Although the story is somewhat magical, we can relate it to real life. The main characters in the Ring, such as Siegfried and Brünhilde, are the embodiments of several kinds of people that we encounter. The plot of the story, moreover, may be based on an unreal setting, which is the world of the deities, but the events and the actions of the characters brought by these events may be compared to what is happening in reality.
For example, the character of Wotan resembles the type of people who has a great desire for power. Not contented with the sword that he has, Wotan contintues to seek for the ring, not noticing how much he is sacrificing in exchange for his goal. Aside from causing the downfall of the two of his cherished children, Siegmund and Brünhilde, he also brought destruction in the doorsteps of the whole kingdom of the deities. Although unwittingly, his too much desire for power and greatness destroys him slowly.
The same thing is true with people who are very much concerned of earthly desires, those people who never endingly seek for their desires. As most people believe, Wotan lives in every one of us. Each of us has an unending search for happiness and contentment. We desire things that we need or want, making a way to lead those things in our paths. However, getting something that we want doesn’t make us stop from wanting. Instead, we wish for other goals that we intend to have as well. And thus, the long, unending story of wanting and having continues.
Moreover, like Wotan, we may not notice how we tend to overlook the things that we already have by concentrating on the things that we desire the most. In the end, we tend to sacrifice the things that are already in our hands in replacement for the things that we thought will make us happy.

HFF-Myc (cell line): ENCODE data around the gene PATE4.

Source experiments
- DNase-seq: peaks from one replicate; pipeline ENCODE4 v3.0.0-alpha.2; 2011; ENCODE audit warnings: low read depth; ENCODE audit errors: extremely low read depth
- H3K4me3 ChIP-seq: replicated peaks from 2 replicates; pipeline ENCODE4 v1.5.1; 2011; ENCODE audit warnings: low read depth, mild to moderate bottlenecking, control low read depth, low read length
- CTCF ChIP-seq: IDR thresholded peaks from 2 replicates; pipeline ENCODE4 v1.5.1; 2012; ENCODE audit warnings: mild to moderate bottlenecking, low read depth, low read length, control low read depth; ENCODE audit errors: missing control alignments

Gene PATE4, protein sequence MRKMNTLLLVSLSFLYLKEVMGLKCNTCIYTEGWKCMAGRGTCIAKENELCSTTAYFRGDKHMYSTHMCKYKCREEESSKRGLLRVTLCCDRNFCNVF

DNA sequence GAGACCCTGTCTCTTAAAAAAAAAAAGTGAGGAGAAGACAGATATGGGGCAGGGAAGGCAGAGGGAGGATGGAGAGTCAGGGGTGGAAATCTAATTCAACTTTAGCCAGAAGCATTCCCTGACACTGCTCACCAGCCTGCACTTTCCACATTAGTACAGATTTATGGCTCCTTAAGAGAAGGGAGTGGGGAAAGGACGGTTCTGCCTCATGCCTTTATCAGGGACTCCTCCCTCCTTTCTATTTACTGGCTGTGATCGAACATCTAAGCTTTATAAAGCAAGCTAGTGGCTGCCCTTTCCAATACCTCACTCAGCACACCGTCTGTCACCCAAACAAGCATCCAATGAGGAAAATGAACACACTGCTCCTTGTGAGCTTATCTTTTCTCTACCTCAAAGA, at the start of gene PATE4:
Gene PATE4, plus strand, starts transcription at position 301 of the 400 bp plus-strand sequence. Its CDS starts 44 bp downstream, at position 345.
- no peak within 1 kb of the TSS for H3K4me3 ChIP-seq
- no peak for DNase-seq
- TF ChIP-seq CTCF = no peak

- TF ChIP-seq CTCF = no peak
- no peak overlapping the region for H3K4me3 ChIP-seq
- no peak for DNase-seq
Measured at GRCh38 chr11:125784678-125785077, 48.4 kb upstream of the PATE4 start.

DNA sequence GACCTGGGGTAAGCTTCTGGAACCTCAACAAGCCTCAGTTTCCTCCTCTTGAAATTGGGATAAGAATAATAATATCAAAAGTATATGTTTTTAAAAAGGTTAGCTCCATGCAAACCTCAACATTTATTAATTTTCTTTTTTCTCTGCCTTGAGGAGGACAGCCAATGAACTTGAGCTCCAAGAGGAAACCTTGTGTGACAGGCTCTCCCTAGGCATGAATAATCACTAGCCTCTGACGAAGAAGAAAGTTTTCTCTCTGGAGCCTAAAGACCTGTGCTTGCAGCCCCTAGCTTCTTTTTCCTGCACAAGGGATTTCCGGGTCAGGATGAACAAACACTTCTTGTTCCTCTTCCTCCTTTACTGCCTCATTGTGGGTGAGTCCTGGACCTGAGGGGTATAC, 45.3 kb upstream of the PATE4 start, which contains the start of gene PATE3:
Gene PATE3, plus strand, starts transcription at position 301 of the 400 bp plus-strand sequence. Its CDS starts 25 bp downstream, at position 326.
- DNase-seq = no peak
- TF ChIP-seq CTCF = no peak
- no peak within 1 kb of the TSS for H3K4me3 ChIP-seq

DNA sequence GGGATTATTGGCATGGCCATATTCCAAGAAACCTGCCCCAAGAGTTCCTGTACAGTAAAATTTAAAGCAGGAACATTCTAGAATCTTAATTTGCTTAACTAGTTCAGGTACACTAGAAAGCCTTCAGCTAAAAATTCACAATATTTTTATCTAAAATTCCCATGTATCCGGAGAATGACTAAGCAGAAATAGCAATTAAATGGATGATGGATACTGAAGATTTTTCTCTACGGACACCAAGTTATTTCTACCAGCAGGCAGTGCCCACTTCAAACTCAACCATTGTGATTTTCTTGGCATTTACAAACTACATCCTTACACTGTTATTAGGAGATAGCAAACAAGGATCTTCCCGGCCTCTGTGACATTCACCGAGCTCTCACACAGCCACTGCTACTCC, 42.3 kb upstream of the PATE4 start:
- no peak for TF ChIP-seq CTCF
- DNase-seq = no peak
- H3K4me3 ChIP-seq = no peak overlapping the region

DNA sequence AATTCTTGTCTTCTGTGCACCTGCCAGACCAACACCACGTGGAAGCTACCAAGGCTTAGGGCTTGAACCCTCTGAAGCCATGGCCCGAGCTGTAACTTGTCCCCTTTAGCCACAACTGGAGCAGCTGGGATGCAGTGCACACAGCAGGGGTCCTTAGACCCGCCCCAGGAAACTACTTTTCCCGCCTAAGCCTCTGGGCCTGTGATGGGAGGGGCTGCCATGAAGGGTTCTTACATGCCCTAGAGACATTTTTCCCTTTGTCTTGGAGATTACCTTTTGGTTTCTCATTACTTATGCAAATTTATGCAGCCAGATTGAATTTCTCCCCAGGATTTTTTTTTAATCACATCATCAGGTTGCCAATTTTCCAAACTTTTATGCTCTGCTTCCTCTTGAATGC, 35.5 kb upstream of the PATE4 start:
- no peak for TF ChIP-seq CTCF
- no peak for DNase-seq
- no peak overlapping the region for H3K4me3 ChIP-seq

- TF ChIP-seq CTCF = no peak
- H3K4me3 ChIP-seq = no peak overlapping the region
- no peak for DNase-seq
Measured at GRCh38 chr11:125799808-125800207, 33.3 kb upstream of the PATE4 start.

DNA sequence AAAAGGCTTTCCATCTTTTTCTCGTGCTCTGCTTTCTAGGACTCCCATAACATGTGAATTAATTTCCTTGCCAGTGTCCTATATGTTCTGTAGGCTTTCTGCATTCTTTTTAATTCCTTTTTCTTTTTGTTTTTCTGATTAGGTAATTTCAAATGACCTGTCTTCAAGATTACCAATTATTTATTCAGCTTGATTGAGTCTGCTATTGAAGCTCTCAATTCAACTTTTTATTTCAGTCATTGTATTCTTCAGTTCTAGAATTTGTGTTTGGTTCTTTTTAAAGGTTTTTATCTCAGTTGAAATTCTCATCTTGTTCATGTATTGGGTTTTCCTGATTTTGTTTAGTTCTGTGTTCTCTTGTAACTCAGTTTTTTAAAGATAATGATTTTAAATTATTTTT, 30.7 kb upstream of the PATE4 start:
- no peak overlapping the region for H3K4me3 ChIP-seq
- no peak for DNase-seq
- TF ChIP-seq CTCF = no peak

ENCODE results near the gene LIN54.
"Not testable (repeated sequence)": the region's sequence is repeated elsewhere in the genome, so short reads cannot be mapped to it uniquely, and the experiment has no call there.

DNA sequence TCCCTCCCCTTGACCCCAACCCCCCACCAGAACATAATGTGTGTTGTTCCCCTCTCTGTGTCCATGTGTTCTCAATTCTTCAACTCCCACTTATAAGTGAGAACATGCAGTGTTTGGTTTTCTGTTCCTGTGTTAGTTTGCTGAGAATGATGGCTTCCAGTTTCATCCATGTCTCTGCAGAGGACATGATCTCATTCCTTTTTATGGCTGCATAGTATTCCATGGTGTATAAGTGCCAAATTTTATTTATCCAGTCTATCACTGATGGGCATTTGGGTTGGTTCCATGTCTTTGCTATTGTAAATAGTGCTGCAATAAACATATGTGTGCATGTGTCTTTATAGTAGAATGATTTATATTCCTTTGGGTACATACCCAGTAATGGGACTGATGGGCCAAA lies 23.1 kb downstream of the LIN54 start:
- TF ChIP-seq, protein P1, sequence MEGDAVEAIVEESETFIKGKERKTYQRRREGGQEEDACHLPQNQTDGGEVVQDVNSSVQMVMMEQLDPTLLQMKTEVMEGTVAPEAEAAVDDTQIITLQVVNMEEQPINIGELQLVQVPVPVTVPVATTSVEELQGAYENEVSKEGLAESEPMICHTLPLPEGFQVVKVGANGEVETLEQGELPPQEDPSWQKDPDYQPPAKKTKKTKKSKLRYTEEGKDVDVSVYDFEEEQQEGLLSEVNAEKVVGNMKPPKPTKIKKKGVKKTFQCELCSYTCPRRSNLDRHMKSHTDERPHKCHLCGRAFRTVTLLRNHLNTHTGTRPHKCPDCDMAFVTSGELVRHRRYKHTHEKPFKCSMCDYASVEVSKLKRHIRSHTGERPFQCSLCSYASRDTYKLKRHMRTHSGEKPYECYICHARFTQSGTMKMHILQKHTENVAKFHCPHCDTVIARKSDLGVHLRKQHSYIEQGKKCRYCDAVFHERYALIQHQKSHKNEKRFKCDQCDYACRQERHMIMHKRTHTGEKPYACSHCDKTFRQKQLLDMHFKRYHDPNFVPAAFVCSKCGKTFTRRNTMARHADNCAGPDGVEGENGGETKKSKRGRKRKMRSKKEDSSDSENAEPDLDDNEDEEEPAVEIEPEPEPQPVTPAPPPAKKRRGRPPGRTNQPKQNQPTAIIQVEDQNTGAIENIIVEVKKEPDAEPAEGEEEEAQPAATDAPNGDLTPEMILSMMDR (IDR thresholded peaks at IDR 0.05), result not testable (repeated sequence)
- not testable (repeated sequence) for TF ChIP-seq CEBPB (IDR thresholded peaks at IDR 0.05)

But as other characters of the story try to warn Wotan of the destruction that he is facing, other people, as well as circumstances, also warn us how too much of anything can cause trouble in our part. It only lies on our own understanding if we will listen to these warnings or if we will continue to be driven by our inclination to have. We can always refer to the case of Wotan, who is continually warned and reminded by the other deities such Fricka, Erda, and Brunhilde.
Fricka, first and foremost, tries to correct the wrong decisions that Wotan makes because of his greediness to obtain a ring of power that is not truly his. Fricka also warns Wotan of the greediness that he exhibits when he closes a deal with the giants. Fricka, moreover, urges Wotan to correct the mistakes that he commits, such as the case when she asks the king of the Gods to look for a substitute to close the deal that he makes in order to have the Valhalla be built.
Another character that warns Wotan of the coming danger that not only he, but the rest of the gods are facing, is Erda. He constantly reminds the king that the day of doom is coming. It is notable that Wotan has felt the urgency of this warning, but instead of stopping himself from seeking his desire, which is the ring, he still continues to device a plan that will earn him the powerful ring. In the end, Wotan becomes helpless, sitting in the Valhalla while watching the destruction of the whole world of the deities coming because of his unstoppable desire.